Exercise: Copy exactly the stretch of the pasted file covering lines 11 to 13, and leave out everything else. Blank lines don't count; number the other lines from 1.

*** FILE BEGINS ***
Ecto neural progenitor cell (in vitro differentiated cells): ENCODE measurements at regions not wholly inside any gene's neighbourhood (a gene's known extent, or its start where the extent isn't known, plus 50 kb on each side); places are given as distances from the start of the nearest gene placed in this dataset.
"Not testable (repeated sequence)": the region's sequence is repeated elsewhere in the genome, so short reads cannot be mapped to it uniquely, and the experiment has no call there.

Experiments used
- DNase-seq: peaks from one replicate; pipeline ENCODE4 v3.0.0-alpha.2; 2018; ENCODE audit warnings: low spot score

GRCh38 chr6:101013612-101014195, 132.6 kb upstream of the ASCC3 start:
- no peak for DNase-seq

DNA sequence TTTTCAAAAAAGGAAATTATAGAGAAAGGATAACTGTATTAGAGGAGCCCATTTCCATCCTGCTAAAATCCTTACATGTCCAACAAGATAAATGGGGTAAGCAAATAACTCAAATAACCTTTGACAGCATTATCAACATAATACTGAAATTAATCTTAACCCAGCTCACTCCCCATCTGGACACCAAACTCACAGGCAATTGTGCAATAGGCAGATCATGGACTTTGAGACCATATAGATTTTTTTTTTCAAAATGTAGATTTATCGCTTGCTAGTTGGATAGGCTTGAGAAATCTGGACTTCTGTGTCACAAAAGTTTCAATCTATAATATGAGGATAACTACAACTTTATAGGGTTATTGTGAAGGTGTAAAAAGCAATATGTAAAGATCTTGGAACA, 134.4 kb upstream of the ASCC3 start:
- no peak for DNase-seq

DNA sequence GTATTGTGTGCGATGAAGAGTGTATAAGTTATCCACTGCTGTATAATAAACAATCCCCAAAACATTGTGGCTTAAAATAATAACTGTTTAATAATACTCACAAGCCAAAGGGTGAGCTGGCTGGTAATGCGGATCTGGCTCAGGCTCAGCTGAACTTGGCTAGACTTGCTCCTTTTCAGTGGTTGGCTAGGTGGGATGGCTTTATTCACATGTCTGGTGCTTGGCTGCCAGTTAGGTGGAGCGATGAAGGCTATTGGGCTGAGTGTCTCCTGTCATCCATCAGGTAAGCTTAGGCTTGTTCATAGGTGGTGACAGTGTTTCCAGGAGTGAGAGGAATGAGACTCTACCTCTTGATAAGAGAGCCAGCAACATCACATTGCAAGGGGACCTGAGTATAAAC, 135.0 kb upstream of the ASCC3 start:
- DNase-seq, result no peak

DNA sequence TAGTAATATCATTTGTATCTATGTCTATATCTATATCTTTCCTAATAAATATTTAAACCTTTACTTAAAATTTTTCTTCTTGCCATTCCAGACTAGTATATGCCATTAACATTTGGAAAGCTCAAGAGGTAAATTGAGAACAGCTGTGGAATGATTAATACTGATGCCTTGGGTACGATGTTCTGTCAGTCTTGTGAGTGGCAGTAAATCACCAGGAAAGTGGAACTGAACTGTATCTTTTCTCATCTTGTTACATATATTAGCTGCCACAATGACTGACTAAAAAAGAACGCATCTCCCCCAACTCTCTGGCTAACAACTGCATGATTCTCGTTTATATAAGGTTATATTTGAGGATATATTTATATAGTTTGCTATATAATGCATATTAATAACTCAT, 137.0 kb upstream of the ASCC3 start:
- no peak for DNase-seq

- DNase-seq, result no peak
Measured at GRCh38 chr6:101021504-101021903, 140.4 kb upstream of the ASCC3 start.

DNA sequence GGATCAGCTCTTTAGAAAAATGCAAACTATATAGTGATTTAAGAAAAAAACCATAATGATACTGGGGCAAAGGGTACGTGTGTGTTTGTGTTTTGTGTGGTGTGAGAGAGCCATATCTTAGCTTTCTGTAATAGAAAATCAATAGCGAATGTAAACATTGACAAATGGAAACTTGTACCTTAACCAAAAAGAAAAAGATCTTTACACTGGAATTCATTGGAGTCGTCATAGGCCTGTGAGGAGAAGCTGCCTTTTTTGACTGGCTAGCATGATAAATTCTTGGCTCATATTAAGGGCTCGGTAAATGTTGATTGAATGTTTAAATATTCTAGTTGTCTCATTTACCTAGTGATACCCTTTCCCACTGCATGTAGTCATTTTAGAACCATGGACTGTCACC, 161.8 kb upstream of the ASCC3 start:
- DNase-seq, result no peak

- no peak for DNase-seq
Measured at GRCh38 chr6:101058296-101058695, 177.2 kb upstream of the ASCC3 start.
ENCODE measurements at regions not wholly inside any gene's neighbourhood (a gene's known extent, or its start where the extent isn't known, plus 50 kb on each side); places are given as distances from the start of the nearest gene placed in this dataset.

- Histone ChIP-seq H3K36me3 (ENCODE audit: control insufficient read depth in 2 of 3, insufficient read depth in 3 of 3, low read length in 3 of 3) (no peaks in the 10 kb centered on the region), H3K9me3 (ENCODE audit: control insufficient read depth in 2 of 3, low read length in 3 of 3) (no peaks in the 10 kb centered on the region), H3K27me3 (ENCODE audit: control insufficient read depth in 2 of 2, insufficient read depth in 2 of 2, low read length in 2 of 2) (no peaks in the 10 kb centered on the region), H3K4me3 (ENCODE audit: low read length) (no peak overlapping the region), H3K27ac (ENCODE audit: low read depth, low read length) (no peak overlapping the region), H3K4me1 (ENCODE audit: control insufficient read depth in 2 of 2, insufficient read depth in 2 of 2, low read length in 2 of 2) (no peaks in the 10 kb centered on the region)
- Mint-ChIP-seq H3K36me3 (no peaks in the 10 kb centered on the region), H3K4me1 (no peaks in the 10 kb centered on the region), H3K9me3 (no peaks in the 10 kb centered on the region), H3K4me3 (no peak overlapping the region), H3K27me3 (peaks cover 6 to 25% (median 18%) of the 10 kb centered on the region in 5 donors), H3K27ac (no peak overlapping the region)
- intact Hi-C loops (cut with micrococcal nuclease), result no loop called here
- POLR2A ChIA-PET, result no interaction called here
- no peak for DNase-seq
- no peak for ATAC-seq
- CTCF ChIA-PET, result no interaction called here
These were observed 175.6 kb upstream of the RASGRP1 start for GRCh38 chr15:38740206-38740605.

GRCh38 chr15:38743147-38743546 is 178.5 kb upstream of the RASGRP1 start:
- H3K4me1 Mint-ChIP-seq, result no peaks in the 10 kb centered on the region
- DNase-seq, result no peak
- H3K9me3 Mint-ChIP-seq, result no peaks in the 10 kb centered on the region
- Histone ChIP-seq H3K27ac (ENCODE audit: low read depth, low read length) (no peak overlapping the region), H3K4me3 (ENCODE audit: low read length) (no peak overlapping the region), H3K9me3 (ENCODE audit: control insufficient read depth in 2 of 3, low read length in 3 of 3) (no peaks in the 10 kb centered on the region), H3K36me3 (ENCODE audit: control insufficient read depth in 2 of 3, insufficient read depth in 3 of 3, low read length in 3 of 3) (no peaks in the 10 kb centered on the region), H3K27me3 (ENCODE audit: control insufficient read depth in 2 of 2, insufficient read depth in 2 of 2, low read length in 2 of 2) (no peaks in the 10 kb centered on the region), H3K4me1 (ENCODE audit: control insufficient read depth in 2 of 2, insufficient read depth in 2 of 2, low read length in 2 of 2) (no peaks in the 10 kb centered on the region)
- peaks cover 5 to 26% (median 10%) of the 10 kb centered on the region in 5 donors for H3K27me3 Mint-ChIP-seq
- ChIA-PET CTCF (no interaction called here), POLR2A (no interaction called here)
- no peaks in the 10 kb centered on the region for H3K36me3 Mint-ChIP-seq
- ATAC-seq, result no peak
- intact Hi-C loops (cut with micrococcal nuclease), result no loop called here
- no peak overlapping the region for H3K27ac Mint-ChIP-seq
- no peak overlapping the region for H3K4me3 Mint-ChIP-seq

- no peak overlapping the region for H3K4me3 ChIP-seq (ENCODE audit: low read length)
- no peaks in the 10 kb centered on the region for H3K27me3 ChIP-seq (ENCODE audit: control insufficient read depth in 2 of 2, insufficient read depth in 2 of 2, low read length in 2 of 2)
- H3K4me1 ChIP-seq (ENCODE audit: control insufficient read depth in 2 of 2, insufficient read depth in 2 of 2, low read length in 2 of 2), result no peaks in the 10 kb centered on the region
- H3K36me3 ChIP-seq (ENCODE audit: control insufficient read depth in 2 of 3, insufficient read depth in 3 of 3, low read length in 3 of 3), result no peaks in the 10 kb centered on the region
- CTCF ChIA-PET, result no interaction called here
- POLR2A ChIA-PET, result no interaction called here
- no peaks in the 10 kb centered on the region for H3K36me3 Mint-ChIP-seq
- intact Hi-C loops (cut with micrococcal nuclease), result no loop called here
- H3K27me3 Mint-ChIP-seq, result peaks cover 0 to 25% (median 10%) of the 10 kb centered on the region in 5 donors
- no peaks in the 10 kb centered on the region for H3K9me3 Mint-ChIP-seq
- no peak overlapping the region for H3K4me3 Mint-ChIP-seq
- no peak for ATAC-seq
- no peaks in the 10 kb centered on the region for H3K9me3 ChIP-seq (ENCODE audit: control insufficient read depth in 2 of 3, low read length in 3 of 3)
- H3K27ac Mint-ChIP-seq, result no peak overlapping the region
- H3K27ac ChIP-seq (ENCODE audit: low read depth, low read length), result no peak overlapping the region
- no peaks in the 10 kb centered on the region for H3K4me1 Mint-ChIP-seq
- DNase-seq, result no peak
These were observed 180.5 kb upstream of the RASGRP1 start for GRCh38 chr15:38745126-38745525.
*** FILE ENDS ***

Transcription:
DNA sequence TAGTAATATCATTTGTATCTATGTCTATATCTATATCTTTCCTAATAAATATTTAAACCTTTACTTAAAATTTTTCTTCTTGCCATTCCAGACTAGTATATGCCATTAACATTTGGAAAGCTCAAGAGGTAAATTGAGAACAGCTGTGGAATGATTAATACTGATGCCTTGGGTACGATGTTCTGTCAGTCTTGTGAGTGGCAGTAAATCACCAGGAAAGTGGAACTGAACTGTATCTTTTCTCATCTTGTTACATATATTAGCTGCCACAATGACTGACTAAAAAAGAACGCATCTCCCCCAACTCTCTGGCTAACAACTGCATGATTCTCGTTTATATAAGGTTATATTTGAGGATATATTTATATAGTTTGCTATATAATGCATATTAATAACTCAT, 137.0 kb upstream of the ASCC3 start:
- no peak for DNase-seq

- DNase-seq, result no peak